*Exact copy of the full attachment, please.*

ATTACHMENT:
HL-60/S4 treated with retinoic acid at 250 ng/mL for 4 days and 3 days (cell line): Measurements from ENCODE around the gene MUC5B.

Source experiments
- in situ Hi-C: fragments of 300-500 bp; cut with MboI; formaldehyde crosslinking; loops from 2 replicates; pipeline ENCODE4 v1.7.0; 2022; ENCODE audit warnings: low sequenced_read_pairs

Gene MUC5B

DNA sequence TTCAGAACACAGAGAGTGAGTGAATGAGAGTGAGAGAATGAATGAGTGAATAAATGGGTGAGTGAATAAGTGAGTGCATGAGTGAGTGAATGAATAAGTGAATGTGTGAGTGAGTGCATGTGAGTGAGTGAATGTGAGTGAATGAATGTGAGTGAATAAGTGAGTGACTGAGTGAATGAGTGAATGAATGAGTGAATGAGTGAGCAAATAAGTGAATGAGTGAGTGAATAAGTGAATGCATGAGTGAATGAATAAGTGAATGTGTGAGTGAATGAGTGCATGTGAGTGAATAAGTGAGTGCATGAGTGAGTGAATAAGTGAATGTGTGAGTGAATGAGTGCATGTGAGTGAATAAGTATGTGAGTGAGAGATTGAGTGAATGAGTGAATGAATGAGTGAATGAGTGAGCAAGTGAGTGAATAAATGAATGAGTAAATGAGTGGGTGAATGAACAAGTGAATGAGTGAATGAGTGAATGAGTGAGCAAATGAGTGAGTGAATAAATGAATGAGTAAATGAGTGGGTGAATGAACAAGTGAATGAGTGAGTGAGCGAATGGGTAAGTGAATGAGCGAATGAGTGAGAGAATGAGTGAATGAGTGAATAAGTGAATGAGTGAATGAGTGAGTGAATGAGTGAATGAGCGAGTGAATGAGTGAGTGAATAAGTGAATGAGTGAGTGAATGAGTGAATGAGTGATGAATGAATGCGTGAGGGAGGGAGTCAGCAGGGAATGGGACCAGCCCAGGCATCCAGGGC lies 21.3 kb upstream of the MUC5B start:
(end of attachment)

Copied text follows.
HL-60/S4 treated with retinoic acid at 250 ng/mL for 4 days and 3 days (cell line): Measurements from ENCODE around the gene MUC5B.

Source experiments
- in situ Hi-C: fragments of 300-500 bp; cut with MboI; formaldehyde crosslinking; loops from 2 replicates; pipeline ENCODE4 v1.7.0; 2022; ENCODE audit warnings: low sequenced_read_pairs

Gene MUC5B

DNA sequence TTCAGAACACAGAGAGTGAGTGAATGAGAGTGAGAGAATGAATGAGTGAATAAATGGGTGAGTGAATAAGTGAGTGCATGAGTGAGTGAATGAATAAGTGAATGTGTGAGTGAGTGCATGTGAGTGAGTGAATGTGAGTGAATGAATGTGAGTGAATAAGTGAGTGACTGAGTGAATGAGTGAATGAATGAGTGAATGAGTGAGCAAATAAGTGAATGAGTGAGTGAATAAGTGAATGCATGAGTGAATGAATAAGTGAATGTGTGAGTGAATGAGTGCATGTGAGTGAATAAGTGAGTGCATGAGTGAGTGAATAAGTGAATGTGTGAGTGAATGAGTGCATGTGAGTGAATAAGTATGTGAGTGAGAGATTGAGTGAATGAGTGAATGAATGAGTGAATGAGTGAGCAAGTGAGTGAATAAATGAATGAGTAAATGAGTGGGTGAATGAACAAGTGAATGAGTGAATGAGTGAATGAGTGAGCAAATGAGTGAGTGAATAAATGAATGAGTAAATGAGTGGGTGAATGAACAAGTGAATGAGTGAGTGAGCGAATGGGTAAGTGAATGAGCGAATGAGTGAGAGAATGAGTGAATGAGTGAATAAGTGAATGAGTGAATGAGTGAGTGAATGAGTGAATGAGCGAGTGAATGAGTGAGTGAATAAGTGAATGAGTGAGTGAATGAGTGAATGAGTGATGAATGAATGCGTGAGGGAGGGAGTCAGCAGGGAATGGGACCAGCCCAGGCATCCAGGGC lies 21.3 kb upstream of the MUC5B start: